Human sleep sensitive to moon cycle
True to their Swiss reputation for crafting exquisite timepieces, scientists in Basel have shown that the lunar calendar significantly affects human sleep patterns.
The Moon has been held in high regard by different cultures across many millenia, but despite other organisms displaying lunar-influenced behaviours, evidence of a moon-impact on the physiology of healthy humans has been lacking.
Now, Basel University reseacher Christian Cajochen and his colleagues have shown a profound relationship between the phase of the Moon and how long, and how well, subjects sleep.
A drink in a local bar on a night when there was also a full moon gave the researchers the idea, they say in their Current Biology paper, of retrospectively re-analysing data collected over 10 years ago from 33 men and women who had participated in a sleep study designed to answer a question about sleep deprivation.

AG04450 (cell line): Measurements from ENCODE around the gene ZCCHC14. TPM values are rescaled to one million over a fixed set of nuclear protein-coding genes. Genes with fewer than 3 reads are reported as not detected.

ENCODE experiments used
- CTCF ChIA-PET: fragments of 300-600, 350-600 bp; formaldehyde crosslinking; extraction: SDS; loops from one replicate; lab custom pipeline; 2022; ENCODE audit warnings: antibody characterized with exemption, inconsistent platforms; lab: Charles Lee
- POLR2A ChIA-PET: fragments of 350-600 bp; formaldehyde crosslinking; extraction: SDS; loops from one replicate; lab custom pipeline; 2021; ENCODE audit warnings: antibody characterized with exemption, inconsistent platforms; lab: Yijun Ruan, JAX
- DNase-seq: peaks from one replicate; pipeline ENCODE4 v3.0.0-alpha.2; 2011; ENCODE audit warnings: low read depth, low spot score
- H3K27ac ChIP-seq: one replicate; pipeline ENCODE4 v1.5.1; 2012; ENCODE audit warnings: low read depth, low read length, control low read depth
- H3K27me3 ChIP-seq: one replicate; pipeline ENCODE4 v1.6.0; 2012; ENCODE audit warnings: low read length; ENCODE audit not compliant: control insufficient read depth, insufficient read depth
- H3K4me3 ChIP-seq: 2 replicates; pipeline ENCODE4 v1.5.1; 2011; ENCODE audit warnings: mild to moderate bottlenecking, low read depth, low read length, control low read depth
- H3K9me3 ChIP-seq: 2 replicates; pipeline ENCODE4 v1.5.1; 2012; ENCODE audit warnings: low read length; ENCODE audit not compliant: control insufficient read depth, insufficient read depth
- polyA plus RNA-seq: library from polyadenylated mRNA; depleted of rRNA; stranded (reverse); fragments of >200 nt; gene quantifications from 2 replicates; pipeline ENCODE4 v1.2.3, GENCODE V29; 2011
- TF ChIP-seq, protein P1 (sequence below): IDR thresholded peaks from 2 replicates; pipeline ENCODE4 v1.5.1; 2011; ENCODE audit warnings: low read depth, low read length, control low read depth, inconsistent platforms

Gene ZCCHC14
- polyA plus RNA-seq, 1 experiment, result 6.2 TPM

In this original work, brain activity, various measures of sleep quality as well as blood hormone levels had been recorded while the participants spent several nights sleeping in a laboratory under strictly-controlled conditions. This included removing access to time cues and external light stimuli.
The team plotted when the data had been collected from each of the subjects onto a lunar calendar.
Around the time of the full moon, they found, brain-wave activity corresponding to deep sleep was 30% lower, subjects took 5 minutes longer on average to nod off at night, each subject took about 20 minutes less sleep in total and the sleep hormone melatonin was significantly lower.
These changes also coincided with subjective reports from the volunteers of lower quality sleep at this time.
It's not clear how, or why, these effects are manifest, but the researchers speculate that they might reflect the existence in the brain of an underlying "circalunar clock" which ticks at the same rate as the roughly 30 day moon cycle.
Evidence for such a clock has been uncovered in other animals including a species of Galapagos marine iguanas that keep track of tides to optimally time their feeding forays. Also, some cases of human epilepsy have shown peak rates of seizures following a full moon.
These lunar cycles "are mysterious," the Swiss team say, pointing out that the challenge now is to unravel the neurological clockwork that underpins these effects...